Fishing line, and it's color or lack thereof, is one of the most important components to a day's angling success. Depending on the tactic, targeted species and water clarity, different colored fishing lines may perform better than others.
When discussing our Hi Vis Backer trolling mono, there a couple of options. First, the truly Hi Vis colors of Flame and Hi Vis Yellow are designed to be used as mainlines that are leadered down to fluorocarbon for kingfish, sailfish, etc. Or, these Hi Vis colors can be utilized as backing material on trolling reels such as leadcore and copper trolling wire.
The lower vis colors such as clear, natural green, ocean blue and even purple smoke, are designed to be used primarily as mainlines depending on water clarity.
In stained water, with a green/brown tint such as bays, river mouths and most inland bodies of water...both clear and natural green are the line color of choice.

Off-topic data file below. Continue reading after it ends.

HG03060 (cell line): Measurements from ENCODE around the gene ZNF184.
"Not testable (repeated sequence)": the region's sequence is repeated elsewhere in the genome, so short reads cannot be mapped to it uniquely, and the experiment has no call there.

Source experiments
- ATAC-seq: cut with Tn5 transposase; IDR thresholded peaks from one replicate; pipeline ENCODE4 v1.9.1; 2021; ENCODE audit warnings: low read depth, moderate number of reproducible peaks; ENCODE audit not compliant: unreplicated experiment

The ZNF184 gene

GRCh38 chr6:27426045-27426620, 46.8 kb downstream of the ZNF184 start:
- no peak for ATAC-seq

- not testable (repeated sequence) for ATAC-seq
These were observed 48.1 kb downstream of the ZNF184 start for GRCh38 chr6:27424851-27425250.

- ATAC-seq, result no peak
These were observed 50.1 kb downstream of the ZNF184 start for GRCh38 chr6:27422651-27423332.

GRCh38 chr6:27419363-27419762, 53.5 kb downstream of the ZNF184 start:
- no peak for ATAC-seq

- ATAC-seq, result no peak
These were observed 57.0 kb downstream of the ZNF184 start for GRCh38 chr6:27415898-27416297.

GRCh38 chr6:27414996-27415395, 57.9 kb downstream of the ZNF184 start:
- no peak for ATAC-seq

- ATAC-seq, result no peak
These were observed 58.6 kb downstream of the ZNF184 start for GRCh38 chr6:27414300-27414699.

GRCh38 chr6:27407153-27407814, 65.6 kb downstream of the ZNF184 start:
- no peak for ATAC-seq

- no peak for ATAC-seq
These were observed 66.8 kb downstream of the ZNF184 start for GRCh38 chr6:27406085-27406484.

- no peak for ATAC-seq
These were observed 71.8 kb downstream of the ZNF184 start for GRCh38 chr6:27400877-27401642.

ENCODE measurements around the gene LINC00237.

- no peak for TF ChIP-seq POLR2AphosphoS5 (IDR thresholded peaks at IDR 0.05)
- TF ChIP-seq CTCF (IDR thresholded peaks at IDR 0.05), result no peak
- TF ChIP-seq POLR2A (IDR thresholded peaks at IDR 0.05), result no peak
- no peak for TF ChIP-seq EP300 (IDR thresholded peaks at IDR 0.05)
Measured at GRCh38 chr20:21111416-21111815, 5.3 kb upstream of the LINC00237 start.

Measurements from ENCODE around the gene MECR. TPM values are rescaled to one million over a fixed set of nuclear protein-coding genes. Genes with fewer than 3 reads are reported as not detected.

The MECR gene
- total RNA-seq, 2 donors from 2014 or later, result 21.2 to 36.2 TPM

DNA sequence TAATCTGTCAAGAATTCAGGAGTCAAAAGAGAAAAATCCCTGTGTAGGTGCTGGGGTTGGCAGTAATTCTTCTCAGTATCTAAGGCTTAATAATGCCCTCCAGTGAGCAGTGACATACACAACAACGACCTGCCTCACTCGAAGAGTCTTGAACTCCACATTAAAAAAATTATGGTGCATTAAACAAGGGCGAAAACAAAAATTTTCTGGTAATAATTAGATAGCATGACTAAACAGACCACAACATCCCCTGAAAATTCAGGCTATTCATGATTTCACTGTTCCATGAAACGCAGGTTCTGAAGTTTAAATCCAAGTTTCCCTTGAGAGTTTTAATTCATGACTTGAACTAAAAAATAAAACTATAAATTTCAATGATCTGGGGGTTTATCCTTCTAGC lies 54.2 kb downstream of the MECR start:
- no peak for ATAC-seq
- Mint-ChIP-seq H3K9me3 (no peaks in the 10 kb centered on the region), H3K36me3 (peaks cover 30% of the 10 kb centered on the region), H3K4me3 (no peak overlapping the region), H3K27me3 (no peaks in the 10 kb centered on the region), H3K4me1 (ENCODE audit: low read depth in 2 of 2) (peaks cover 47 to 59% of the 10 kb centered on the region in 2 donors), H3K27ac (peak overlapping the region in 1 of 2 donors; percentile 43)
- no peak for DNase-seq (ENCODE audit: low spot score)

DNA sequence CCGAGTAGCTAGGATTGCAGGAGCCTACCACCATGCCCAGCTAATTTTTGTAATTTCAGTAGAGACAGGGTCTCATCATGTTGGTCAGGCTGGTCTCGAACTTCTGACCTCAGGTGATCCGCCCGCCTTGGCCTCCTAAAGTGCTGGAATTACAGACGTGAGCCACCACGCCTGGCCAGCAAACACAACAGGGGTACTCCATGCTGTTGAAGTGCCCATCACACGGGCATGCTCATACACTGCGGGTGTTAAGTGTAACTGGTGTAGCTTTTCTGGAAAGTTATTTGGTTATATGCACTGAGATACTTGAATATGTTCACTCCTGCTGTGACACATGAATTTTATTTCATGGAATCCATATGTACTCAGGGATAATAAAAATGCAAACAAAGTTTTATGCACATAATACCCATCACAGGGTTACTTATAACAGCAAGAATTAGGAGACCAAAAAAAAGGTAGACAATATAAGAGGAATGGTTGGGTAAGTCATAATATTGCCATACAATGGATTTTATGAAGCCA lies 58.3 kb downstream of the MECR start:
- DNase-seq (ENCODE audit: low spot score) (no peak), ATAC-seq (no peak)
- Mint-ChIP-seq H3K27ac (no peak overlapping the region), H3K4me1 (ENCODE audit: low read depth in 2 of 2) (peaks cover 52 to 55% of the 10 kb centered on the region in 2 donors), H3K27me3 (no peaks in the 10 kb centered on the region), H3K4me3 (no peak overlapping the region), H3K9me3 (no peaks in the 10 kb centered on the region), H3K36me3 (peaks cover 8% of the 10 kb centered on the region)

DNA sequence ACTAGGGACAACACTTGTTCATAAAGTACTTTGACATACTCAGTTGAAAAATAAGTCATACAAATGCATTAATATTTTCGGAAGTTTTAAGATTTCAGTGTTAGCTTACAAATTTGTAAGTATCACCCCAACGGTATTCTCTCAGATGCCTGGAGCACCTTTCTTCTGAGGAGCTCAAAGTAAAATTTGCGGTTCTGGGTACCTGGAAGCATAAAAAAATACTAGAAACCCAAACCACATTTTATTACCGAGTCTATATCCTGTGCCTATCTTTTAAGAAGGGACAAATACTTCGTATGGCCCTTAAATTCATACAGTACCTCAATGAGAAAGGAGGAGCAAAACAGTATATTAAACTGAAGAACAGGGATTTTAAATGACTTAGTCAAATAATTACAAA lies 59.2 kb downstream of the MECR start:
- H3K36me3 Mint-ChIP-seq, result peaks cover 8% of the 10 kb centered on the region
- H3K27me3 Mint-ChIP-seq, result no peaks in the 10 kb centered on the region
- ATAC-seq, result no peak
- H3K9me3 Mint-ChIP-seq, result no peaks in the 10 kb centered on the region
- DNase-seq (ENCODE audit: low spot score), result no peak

For deeper clear lakes such as the Great Lakes or some Western states lakes, the ocean blue and purple smoke are the mainline of choice.
The logic and theory behind line color is this. Do not think of line color as you would a blob of lure color on a lure, spoon, plug or flasher that you want to "stand out" to get a fish's attention. Think of fishing line color in terms of contrast against the surrounding background water and it's ability to blend in.
So when fishing clear blue or what is sometimes referred to as "black water" without a doubt, both the Ocean Blue and Purple Smoke are the top performers because of their ability to match the surrounding contrast.
Similarly, in brackish/stained water, the natural green is the top performer when matching contrast.
There is obvious debate on whether any color matters, as many subscribe to the disappearance of certain colors at depths. We feel that color does not completely disappear, but rather becomes muted at certain depths. From a lure perspective, we all know that color matters.
For fishing line, the importance of its ability to blend in with the surround water is the critical factor.
Clear is a good choice of line color when moving between both black water and stained water conditions. While it is not truly transparent and clear such as fluorocarbon leader, it does indeed show some, but little, contrast against the backdrop of surrounding water color rather than completely blending in with it's surroundings such as colored fishing lines do.